Storing your outdoor dining essentials – bright coloured table mats and napkins, covered lanterns or candle holders (so they don’t get rain damaged) and cushions – is important if you don’t want guests sitting down to a wet bottom. Either stow in a cubbie by the back door, or keep in one of those waterproof deck chests that doubles as a bench. Don’t forget to keep extra throws on hand for guests on chilly evenings.

An umbrella will shade the table from sun and rain but if there’s enough space, check out a pergola. It works as a nice architectural feature, shade for a living area – especially fitted with a retractable canopy system – and can be screened in against bugs.

Lisa Rogers is Executive Vice-President of Design for Dunpar Homes.

Lisa has shared her style and design expertise on popular television programs, such as Canadian Living TV, House & Home TV and The Shopping Channel.

Lisa is one of the most familiar faces on CityTV’s Cityline as a regular guest expert for fashion and image, health and wellness and design.


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Here's how to get your garden ready for the warmer months ahead

Here’s how to get your garden ready for the warmer months ahead

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Here’s how to get your garden ready for the warmer months ahead

A new season requires some fresh landscaping: From planting to fertilizing and lawn care, here’s how to get your garden ready for the warmer months ahead. Warmer temperatures are coming, and this is the perfect time to devote a little attention to our gardens and lawn, so when spring does hit, we’re able to enjoy the outdoors without being plagued by all of those weekend chores. Here are a few tips to get you started!

Weed control

When temperatures start to rise, weeds pop up like, well, weeds. Get at them right away with pre-emergent weed control to get rid of them before they’ve had their time to germinate, or use a post-emergent if they’re already active and growing. Remember to be responsible with the earth around you: If you’re going to use chemicals, use only those that target your particular problem area, and always remember to follow the product directions carefully.

When is it safe to plant annuals?

Annuals can be quite delicate, and they don’t like frost, so all of this depends on your local frost dates, and that will determine when it is safe to plant your annuals and vegetables. For annuals, you will be transplanting from pots, flats, or six-packs at the garden centre, so it’s safe to plant when the last frost date has passed. In southern Ontario, that’s typically after the May long weekend.

Order summer-flowering bulbs and seeds

Now is a great time to order your summer-flowering bulbs and seeds such as lilies, gladioli, and ranunculi – all can be ordered ahead of time for early spring planting.

Set up your compost

If you haven’t done so already, set up a compost area in your garden. Whether you decide to build your own with some spare wood around your house or you opt to buy a ready-made compost bin, this area is essential for you to store your organic waste. Once it has broken down, you will get this rich compost that your plants will thrive on. Remember to have a decent mixture of vegetable peels, wood prunings, paper, and grass clippings, and don’t forget to help the process along by turning your compost with a garden fork every month to keep it aerated.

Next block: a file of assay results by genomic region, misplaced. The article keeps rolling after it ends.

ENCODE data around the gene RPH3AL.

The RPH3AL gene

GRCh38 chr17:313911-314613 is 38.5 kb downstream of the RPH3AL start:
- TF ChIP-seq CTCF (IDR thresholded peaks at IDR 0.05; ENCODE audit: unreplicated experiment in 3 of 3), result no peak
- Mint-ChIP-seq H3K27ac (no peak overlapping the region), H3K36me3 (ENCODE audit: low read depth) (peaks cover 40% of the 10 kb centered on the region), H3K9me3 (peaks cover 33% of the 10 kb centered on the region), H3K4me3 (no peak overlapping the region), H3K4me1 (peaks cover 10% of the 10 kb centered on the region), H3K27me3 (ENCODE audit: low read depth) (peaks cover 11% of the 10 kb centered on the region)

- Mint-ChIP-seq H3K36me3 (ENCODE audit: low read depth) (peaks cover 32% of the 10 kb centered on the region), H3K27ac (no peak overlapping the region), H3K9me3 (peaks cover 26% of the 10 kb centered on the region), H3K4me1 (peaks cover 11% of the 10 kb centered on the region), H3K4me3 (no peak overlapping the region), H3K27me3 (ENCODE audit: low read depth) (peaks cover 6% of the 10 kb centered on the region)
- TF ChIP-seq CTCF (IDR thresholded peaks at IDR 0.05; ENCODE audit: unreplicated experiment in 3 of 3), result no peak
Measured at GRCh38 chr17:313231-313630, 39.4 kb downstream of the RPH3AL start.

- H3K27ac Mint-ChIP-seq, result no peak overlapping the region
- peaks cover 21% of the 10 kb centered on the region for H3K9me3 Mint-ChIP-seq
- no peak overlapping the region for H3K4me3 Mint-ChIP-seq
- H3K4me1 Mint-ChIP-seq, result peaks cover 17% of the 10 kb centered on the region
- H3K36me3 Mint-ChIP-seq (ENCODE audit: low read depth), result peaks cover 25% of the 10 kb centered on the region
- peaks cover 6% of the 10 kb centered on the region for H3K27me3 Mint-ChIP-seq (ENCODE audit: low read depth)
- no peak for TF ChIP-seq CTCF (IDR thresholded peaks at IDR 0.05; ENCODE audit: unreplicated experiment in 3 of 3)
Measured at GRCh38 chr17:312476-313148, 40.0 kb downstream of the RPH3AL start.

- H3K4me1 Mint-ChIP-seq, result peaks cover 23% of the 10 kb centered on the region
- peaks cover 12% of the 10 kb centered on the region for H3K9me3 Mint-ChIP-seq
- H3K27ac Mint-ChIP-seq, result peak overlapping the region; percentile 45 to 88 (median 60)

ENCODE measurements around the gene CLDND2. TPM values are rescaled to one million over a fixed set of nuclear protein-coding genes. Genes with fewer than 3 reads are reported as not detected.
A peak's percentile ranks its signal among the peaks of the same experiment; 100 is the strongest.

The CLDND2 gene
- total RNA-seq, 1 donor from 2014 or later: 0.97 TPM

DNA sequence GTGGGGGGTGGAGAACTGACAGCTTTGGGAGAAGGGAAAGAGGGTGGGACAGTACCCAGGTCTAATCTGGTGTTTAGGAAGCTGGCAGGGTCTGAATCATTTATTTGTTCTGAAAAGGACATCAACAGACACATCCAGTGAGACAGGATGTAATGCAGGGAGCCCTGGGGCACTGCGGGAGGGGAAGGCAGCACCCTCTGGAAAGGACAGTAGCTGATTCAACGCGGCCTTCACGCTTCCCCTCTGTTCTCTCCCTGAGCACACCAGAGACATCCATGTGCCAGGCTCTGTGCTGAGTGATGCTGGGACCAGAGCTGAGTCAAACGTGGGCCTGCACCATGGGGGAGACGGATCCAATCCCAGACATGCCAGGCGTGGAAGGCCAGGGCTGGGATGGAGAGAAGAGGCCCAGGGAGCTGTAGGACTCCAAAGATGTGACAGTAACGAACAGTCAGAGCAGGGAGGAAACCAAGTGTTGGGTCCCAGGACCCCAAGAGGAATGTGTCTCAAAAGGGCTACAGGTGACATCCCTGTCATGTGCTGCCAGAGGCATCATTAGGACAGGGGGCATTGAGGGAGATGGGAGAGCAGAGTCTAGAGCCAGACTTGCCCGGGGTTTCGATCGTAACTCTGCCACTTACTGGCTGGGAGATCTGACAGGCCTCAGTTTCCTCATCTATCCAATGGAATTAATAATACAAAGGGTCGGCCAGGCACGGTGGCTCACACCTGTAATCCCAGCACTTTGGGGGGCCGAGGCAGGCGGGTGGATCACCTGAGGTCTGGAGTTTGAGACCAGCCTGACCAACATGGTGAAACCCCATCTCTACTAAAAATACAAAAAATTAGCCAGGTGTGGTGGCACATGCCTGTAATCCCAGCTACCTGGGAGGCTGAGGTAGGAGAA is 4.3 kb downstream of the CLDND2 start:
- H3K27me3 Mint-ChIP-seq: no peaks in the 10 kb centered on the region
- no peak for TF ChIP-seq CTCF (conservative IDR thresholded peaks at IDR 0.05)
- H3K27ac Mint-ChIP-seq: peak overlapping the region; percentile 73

Clean your tools

Not only will maintaining your garden tools help save you money in the long term, it will also help prevent the spread of disease (dirty secateurs love bringing bacteria and fungi to fresh pruning). Use detergent, hot water, and a brush to give your bladed tools a good clean, and then have them sharpened at your local garden store so you can get cleaner pruning cuts.

Lisa Rogers is Executive Vice-President of Design for Dunpar Homes.

Lisa has shared her style and design expertise on popular television programs, such as Canadian Living TV, House & Home TV and The Shopping Channel.

Lisa is one of the most familiar faces on CityTV’s Cityline as a regular guest expert for fashion and image, health and wellness and design.


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Home decor trends - The key looks for updating your interiors

Home decor trends – The key looks for updating your interiors

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Home decor trends – The key looks for updating your interiors

As with the new season fashion trends, we also see emerging home decor trends each season that tempt us to update our homes. While trends do come and go, there are subtle ways you can switch up your existing space so it feels fresh and new for this coming year. Here are some of my favourite suggestions:

Go monochrome

Monochromatic shouldn’t be restricted to just pale shades (such as, taupe, grey, or white). Colours such as aubergine, cobalt blue, even kelly greens can also go monochrome in a way that’s full of energy and personality, while remaining very elegant.